It's battery operated?
It's battery operated, okay? So you open up the back, okay? Open up the back, it's four double A batteries, alright? And then you look at the side, here and that's where this SD card goes.
Why wouldn't you want to use stereo, why would you only want to use one?
Okay so the question is why would I not use stereo and why would I only use mono? Microphones, by nature, unless they are stereo are mono. So every microphone that I've showed you up to this point has been mono.
Now, before I kind of continue on, how are we doing guys?
So that box you just showed us, does that plug directly into the camera as well and record sound into the camera?
So you can do that, okay? So what you're doing is actually kind of advanced. So the question was, this box. Can I plug this box and run a feed into my camera? Yes, you can. We call that redundancy. So if I record here, I can record production sound here, and if I run a feed from here to my camera, that feed to my camera is actually the mix, it's the mixdown, right? And that mixdown goes straight into my camera and that creates redundancy, so if something happens to this recorder file, at least I've got it in the camera file, right? But, however, there's a difference in quality between the camera and between the recorder. You're gonna get a higher level of fidelity out of the recorder than you would the camera, okay? Now, when it comes to the recorder settings, this is what you should set them to. This is a universal, universal. Space is cheap, record in WAV. Change your recorder to 44kHz per second and make sure that your mic power is turned on. Okay? So for example, this guy has the built-in, what we would call a built-in preamp. And when you plug microphones into mixers and recorders, you have a choice between what's called line level and mic level, okay? Line level is if I was gonna take something from my computer and run it into a board. That has a different decibel level than microphones. Okay, so you've got to make sure you change the recorders to actually be able to receive sound from the microphone. The next thing is, most recorders are defaulted at 44.1 kHz. 44.1. We need to change it to 48, so that one second of recording sound is one second of video, okay? And if you're recording multiple recorders, you're using multiple recorders, you have to make sure they're both at 48kHz, otherwise you're gonna get a dropped frame and it's gonna sound like an echo. Okay? Question?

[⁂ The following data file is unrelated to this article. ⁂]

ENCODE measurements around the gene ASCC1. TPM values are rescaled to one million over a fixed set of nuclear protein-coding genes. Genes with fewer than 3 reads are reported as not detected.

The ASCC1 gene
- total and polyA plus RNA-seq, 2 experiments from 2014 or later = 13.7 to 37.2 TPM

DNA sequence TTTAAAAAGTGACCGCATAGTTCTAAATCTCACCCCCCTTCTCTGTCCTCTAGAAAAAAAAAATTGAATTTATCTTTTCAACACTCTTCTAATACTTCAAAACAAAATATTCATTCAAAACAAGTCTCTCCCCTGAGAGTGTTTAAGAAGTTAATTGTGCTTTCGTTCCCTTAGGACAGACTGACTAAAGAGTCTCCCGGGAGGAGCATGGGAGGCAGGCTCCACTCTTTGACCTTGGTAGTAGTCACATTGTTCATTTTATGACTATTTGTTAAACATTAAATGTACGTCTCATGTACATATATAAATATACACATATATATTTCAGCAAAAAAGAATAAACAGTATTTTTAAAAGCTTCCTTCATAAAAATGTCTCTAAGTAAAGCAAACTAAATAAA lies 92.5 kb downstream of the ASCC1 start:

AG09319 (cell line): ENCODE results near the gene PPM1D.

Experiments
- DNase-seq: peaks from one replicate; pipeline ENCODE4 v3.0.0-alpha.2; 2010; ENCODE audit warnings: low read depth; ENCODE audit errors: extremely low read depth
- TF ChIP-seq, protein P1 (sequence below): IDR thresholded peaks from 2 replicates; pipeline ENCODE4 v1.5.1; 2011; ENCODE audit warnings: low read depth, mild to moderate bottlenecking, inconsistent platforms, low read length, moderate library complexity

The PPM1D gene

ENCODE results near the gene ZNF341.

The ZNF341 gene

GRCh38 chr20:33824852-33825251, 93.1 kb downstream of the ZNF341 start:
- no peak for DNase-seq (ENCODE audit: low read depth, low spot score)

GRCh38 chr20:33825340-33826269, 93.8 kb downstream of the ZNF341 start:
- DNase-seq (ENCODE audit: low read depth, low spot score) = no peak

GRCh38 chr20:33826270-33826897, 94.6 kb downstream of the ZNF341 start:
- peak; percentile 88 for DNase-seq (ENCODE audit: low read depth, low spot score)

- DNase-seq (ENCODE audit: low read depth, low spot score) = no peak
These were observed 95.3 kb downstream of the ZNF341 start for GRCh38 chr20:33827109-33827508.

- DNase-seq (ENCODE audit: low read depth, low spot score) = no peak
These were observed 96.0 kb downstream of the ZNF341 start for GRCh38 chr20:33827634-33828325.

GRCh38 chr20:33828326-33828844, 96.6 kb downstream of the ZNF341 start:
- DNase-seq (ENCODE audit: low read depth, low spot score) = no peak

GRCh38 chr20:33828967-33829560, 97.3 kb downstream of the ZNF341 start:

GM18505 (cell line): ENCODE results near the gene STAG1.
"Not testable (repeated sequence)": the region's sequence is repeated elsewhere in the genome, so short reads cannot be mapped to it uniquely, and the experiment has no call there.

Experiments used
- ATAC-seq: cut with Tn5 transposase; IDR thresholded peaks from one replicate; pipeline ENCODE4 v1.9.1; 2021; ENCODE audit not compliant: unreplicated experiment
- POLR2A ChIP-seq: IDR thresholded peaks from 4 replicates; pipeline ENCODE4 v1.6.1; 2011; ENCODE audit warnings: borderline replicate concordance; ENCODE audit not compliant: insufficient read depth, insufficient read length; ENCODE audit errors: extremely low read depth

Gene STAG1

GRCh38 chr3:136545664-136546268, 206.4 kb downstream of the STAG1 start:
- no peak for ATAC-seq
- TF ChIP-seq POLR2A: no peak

That sounded very technical. I want to back up because I think it went over my head a little bit. The 48k is to match it to the...
The one second to one second. Okay, I get it.
Is that different than the 44Hz?
No, no, no. So let's run this all over again.
No, it's okay, it's okay. This is totally good, start over from the top. We want to record WAV 16-bit. Get a bit card, WAV 16-bit, it's not gonna be a lot of space. You wanna change your recorder to 44 kHz per second because if you do that, one second of recorded sound will be one second of recorded video and it'll sync more easily. And make sure your mic power is turned on so that you're recorder knows to receive the proper level and can set itself to receive the proper levels from your microphone, okay? Three easy things, and if you do those three easy things, you're gonna just immediately improve the quality of your sound capture.